U.S. stock index futures pointed to a weaker open on Tuesday, putting the S&P on track for a fifth day of losses as persistent concerns over Europe and a weaker reading on economic growth kept investors on edge.
The U.S. economy grew at a slower pace than previously estimated in the third quarter, a troubling sign as investors worry about the pace of expansion. Gross domestic product grew at a 2 percent annual rate in the quarter, down from a previous estimate of 2.5 percent.
The data came on top of other headwinds that have discouraged buyers of riskier assets. The worries about debt both in the United States and Europe spurred losses of almost 2 percent for the S&P 500 on Monday, while the Dow turned negative for the year. Last week, the S&P recorded its worst week in two months.
The GDP data is a continuation of the general economic malaise we've seen internationally, said Michael Mullaney, a portfolio manager who helps manage $9.5 billion at Fiduciary Trust Co in Boston.
It's going to be tough sailing with no real clear-cut signs of global growth, coupled with the geopolitical situation on a worldwide basis.
The FTSEurofirst 300 <.FTEU3> fell 0.2 percent after rising earlier in the day. The session was volatile after yields in a Spanish government debt auction rose to their highest in 14 years.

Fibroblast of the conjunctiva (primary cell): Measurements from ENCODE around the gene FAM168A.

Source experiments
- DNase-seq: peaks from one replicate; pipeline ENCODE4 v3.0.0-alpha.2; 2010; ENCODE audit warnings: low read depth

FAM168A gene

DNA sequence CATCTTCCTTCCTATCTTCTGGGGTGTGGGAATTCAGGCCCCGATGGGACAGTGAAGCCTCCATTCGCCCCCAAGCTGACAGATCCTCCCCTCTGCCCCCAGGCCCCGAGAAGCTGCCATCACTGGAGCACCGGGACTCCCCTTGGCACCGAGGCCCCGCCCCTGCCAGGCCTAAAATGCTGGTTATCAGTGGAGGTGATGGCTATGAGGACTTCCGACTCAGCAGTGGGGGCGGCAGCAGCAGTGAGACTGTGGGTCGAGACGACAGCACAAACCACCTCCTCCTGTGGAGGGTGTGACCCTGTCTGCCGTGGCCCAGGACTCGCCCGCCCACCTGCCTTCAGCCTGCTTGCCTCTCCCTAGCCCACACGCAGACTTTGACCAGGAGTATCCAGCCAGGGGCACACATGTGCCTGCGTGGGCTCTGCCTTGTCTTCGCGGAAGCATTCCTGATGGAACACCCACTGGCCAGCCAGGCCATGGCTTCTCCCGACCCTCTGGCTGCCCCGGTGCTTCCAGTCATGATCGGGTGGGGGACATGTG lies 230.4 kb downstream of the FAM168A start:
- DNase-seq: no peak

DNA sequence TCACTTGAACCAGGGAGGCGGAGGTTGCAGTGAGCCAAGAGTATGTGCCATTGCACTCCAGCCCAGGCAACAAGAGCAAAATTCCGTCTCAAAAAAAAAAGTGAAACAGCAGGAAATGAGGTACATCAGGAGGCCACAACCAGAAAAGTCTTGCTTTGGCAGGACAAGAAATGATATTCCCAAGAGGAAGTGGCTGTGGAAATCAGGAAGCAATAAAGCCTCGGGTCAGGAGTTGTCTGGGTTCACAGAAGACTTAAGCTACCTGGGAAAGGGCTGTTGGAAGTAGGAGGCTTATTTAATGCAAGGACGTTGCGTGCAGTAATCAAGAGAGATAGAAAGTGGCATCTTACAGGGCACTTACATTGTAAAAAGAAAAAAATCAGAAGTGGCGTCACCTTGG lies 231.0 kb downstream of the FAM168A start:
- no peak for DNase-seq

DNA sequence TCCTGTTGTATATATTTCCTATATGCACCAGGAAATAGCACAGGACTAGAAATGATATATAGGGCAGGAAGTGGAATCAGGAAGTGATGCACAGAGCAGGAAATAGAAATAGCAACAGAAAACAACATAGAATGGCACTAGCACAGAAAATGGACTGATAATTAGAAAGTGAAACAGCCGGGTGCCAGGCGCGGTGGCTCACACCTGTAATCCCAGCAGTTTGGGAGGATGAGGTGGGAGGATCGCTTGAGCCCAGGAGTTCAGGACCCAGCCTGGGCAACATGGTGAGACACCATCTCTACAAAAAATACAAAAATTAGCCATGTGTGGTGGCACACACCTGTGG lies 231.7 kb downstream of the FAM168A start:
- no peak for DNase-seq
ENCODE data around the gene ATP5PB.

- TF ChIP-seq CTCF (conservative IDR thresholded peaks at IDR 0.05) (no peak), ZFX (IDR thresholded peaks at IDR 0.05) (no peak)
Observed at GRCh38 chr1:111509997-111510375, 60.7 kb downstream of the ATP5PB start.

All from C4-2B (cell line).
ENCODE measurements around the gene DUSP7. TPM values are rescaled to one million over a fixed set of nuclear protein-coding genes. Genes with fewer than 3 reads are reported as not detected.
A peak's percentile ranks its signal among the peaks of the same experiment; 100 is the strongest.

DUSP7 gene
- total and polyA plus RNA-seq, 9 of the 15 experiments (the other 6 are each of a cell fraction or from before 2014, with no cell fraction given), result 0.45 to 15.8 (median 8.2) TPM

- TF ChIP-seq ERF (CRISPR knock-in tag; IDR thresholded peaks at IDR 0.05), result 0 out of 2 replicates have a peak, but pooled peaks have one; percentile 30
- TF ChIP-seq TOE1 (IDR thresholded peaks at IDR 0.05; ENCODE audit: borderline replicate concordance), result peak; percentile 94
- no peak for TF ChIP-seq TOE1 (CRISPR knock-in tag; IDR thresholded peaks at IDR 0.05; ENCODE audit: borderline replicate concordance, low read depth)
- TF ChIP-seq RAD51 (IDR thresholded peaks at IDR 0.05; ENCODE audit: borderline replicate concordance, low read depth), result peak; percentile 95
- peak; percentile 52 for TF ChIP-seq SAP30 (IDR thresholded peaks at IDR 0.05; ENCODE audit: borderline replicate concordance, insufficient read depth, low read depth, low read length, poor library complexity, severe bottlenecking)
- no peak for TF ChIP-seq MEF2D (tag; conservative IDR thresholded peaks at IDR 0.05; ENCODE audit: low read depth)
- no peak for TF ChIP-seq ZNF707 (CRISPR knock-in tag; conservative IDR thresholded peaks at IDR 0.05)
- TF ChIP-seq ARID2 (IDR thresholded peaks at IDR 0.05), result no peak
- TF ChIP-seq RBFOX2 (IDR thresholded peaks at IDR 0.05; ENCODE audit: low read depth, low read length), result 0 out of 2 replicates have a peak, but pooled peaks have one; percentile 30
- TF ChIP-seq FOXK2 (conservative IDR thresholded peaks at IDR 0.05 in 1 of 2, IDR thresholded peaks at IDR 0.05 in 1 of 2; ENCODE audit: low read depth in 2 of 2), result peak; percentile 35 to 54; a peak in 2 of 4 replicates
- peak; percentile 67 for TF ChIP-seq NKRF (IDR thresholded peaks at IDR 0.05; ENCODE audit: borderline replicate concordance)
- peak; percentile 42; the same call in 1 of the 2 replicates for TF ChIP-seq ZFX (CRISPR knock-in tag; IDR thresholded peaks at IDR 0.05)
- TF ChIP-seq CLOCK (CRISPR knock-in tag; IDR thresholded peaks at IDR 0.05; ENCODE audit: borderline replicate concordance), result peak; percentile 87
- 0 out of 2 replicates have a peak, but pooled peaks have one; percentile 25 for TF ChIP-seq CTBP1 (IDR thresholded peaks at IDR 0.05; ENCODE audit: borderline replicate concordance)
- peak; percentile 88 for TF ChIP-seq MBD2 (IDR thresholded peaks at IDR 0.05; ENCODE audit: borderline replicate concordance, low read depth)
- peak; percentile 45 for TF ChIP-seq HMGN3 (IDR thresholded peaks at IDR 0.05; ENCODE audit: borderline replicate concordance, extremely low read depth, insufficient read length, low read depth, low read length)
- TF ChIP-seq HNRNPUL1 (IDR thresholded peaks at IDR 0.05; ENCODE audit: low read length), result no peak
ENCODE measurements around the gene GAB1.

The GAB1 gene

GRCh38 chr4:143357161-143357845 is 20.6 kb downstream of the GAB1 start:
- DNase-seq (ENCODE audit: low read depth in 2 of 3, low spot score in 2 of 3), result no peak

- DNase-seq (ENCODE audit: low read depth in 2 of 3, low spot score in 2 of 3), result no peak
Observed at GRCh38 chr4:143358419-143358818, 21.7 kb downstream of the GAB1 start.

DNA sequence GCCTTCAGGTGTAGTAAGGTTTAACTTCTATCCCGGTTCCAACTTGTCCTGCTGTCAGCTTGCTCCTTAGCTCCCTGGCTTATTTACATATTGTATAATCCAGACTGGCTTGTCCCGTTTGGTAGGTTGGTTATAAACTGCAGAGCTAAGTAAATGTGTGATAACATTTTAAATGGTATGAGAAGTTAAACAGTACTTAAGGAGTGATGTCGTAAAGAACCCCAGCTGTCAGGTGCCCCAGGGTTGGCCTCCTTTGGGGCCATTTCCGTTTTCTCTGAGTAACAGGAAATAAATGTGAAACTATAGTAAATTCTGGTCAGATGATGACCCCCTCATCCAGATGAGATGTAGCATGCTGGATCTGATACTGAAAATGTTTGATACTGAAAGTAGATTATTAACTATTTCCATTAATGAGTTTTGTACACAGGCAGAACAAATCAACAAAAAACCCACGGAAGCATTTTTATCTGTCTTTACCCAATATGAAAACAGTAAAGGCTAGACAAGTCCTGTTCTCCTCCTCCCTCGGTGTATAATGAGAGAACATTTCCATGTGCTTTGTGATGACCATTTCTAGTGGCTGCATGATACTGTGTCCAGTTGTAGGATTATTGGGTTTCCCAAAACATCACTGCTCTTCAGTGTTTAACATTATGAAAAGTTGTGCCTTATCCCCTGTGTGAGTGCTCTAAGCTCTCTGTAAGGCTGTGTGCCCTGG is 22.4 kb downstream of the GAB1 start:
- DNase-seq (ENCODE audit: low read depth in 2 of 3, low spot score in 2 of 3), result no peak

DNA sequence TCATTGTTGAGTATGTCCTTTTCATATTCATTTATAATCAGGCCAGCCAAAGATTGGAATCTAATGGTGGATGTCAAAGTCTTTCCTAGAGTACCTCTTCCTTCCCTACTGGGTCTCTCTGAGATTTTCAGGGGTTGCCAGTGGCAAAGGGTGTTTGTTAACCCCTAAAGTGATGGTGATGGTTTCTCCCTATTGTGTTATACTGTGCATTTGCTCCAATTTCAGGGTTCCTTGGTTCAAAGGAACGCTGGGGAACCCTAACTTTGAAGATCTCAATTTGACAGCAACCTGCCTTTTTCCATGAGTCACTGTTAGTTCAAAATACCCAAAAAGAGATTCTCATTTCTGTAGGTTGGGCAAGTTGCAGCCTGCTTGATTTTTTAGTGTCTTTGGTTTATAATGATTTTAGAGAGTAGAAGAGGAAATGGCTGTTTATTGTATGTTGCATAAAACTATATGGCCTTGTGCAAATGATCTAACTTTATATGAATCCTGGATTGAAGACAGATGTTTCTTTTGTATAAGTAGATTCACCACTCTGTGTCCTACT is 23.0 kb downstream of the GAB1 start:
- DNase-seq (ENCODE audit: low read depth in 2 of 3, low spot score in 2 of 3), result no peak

S&P 500 futures fell 4.1 points and were below fair value, a formula that evaluates pricing by taking into account interest rates, dividends and time to expiration on the contract. Dow Jones industrial average futures fell 47 points and Nasdaq 100 futures sank 13.5 points.
The S&P has fallen through a key support level at 1,200. The next technical support was seen at 1,187, representing the 61.8 percent retracement of the 2011 high to low.
We're in a range between about 1,180 and 1,250 on the S&P, and we're unlikely to break out of that until we see real policy changes get implemented in Europe, said Art Hogan, managing director of Lazard Capital Markets in New York. However, we do have a higher floor for markets than a month ago, and that's positive.
Technology shares will be in focus a day after Hewlett-Packard Co
Late Monday, the co-chairs of a special U.S. congressional committee said it failed to reach a deal on reducing government deficits. There are concerns the stalemate will make it more difficult to pass extensions of stimulative measures like payroll tax cuts, which could hurt the U.S. economy.
While the news was expected, it could further limit market upside. Trading volume is likely to be low this week as global uncertainties and a trading week shortened by the U.S. Thanksgiving holiday prompt investors to sit on the sidelines.
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(Editing by Jeffrey Benkoe)